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COVID-19: A lived experience in Brazil

Posted By Isabela Castro, DDs, MSc, MBA, IA, FISQua, Sunday, September 20, 2020

In Rio de Janeiro, family members of COVID-19 patients continue to face the trauma of not having news about their hospitalized loved ones. At the Hospital Adão Pereira Nunes in Duque de Caxias, in the Baixada Fluminense, a patient was hospitalized for 40 days, and during that time, the family was not informed about the patient’s evolving condition. Elias dos Santos is intubated and in serious condition, which was the only information the family could obtain from the hospital. His sister-in-law, Arlúcia Ramos, says she is distressed, having already lost her husband and another brother-in-law to COVID-19. She says that the family goes to the hospital, but no doctor has ever provided current information about Elias' health status. The Director of the hospital, on the other hand, reports that since the moment of hospitalization, the hospital has attempted to contact relatives by phone using the number provided in the patient's record. Regarding Elias' case, she claimed that several times the responsible doctor tried to contact his family, but without success.” (Source O Globo, Journal.)


The first case of COVID-19 recorded in Brazil, in the city of São Paulo, dates back to the end of February. That Sunday night, after listening to news about COVID on a famous TV show, a medical friend in a WhatsApp group commented: “Yes, folks, the COVID has arrived.”


Months later, many new experiences in healthcare have arisen, most of them abruptly and without planning. These experiences culminated in a series of measures – most of them restrictive – and process adjustments that brought countless consequences, some negative, others more positive. Each consequence of the fight against COVID-19 has been a great source of learning for system improvement. Most notably, the ban on hospital visits (a measure totally necessary to contain the spread of the virus) has been coupled with a lack of information on the health status of patients and difficulty in engaging active and compassionate healthcare leadership in Brazil. This remains one of our biggest challenges. The lack of basic resources in the public health system, the waiting lists for a place in the ICU and a cooling fan, allied with the great political crisis that we are experiencing, modulated what was already frightening to a higher level – an unprecedented health crisis.


The story of my family friend, Mrs. Maria, who was hospitalized in a field hospital for 25 days illustrates these compound crises. Maria is 75 years old with melanoderma. She was admitted in early June with COVID-19 symptoms. After visiting a basic health unit, she was transferred to a specialized public hospital. After admission, her family was instructed about the restriction of visits and that all information about the patient’s status would be shared by the telephone registered by the family at the time of admission. The days passed, but no one heard from the patient herself or heard from the hospital about her health status or prognosis. Being elderly, which is a risk factor for more severe presentation of COVID-19, Mrs. Maria required even more care and attention. Eventually, the hospital social worker called without giving the family prior notice or making an appointment to talk to the family. The social worker gave a very poor description of important medical information and told the family she was reading directly from the medical report provided. As a health professional who works in intensive care units, I tried to advocate to ease the family's despair, although I was unable to visit Mrs. Maria myself.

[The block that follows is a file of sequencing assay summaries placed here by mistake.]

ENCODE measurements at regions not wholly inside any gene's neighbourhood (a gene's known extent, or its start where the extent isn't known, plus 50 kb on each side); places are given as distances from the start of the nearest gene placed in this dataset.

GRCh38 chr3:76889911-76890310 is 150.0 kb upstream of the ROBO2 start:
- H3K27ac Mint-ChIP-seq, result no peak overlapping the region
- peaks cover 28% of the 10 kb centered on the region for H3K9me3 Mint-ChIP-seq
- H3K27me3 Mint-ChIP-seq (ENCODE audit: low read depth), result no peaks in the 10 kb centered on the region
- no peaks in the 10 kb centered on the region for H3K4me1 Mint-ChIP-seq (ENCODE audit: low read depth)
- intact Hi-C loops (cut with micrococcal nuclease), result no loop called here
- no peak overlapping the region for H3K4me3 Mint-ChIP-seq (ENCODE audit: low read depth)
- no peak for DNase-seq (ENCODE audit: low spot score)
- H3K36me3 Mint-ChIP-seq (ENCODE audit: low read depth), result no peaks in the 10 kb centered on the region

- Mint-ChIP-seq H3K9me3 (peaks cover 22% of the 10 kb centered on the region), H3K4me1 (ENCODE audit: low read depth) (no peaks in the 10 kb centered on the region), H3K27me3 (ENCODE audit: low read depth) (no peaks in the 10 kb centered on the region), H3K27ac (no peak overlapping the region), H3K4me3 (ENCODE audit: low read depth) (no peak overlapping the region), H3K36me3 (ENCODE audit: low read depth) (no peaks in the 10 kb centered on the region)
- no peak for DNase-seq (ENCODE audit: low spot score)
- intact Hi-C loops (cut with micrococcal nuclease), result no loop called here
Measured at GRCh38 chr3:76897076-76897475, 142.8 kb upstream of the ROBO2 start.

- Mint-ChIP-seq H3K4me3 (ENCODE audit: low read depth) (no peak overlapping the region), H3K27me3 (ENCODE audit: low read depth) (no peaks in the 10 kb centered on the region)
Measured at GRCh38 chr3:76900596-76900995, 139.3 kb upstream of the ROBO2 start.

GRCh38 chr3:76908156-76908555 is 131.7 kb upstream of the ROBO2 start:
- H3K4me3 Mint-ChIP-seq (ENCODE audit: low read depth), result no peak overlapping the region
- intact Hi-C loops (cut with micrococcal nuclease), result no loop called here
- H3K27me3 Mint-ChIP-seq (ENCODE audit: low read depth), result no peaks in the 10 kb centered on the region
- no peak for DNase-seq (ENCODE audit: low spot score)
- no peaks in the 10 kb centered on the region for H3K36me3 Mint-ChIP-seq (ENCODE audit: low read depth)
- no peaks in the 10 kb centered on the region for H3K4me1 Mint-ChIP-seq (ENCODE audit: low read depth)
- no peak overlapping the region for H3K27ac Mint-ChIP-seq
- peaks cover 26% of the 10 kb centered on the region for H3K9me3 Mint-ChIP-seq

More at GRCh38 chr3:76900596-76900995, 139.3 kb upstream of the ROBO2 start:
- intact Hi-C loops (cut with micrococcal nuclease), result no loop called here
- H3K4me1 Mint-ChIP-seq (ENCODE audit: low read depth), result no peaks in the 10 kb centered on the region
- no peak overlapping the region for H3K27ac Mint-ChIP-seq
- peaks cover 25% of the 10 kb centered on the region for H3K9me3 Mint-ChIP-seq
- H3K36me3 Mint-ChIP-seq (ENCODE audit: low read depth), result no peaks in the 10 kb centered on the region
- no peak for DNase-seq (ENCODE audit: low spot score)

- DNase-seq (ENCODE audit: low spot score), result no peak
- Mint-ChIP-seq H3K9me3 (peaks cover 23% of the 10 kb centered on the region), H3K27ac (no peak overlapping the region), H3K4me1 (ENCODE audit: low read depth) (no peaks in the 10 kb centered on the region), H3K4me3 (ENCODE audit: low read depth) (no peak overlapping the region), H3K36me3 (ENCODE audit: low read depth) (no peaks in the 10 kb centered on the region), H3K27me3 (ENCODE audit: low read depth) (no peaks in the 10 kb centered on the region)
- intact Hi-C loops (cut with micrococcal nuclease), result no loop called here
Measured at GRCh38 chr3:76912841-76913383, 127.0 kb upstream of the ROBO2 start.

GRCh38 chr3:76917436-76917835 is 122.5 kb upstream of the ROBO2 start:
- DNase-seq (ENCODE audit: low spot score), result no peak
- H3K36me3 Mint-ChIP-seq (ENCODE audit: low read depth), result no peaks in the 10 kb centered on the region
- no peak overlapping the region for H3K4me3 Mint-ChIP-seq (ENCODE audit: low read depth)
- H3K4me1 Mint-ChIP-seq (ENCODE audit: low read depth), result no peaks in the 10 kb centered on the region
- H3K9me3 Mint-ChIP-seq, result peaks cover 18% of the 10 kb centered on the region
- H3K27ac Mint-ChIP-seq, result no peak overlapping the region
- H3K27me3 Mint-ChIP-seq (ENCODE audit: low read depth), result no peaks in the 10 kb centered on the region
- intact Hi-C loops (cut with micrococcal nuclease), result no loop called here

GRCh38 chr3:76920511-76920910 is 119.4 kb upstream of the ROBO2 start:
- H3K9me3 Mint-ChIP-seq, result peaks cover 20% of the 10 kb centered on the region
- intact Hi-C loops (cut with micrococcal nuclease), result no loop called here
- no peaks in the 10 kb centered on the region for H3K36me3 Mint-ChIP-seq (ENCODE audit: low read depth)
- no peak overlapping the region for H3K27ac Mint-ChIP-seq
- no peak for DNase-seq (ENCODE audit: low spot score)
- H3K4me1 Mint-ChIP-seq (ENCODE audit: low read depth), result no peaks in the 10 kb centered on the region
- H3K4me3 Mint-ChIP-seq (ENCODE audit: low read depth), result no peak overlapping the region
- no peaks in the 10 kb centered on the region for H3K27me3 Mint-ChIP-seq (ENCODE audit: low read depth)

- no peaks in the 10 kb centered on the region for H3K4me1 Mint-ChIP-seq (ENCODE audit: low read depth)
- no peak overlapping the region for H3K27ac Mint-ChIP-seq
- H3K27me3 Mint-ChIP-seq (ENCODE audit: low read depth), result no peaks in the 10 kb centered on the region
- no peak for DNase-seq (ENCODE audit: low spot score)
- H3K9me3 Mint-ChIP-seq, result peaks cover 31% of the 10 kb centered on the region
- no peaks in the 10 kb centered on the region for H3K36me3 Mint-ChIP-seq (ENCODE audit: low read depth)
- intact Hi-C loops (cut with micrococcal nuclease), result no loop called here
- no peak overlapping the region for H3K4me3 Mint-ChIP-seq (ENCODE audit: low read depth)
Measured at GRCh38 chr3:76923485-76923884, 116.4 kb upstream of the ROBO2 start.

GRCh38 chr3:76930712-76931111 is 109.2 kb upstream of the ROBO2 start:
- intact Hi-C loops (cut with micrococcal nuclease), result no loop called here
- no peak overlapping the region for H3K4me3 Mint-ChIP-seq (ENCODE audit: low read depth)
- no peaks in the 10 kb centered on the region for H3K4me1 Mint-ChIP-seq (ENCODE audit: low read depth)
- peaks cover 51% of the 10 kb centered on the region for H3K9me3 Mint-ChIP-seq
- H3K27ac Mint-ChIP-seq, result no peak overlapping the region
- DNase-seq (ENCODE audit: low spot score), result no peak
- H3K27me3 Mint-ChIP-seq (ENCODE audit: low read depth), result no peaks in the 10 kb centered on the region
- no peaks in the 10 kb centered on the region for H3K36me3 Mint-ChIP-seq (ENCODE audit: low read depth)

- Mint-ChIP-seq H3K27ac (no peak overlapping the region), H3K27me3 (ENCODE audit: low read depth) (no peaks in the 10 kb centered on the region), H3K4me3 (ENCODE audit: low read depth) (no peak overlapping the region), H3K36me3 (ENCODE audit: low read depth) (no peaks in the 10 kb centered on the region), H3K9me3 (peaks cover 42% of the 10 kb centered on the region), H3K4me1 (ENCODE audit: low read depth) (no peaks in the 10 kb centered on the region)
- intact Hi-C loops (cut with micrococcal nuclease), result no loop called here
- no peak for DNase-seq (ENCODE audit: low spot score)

I called the family and recorded their questions, astounded at what it must have been like for them to go more than a week without hearing from their mother or even knowing if her diagnosis of COVID-19 had been confirmed. I was shocked that Maria was still an inpatient without diagnostic confirmation, sharing space with patients whose COVID-19 diagnoses had already been confirmed. After much explanation, we managed to get a doctor to call the family and answer the family’s questions. It was amazing how much calmer the family became after the doctor's call. All they wanted was to have their rights as family caregivers protected – if visits and information were not possible in-person, their expectation was that the information they would ordinarily receive in-person would come through another channel. At a minimum, family access to basic information about a patient’s status should be guaranteed, regardless of social class.